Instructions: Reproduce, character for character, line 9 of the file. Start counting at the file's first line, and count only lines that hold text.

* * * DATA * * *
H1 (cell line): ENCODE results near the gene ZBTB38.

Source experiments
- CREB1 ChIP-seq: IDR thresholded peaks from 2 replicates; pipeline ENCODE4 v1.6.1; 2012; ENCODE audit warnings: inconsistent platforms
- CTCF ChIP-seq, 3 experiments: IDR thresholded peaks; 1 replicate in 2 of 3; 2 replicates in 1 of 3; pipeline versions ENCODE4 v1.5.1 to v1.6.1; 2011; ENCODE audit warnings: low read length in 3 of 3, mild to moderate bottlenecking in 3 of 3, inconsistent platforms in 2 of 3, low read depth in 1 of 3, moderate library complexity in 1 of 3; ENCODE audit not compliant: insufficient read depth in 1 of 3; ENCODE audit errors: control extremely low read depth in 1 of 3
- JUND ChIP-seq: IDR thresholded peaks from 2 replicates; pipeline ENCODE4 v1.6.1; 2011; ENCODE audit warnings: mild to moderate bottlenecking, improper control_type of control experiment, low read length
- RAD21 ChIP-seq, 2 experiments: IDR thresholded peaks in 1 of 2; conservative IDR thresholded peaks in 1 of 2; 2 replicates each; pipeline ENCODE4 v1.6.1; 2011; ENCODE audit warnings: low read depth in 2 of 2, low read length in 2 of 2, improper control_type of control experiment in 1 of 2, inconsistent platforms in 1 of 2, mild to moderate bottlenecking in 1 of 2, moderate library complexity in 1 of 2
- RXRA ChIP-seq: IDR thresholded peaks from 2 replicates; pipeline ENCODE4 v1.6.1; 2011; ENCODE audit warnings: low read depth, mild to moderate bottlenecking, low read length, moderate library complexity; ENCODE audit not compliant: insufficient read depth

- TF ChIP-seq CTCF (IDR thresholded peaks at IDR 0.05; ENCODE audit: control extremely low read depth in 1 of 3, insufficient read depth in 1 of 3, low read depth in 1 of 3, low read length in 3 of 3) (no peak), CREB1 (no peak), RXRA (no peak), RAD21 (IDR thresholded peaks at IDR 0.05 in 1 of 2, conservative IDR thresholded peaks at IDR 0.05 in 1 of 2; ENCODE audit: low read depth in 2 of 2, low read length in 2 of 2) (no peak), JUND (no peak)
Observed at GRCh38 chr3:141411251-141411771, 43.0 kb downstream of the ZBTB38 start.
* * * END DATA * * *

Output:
Observed at GRCh38 chr3:141411251-141411771, 43.0 kb downstream of the ZBTB38 start.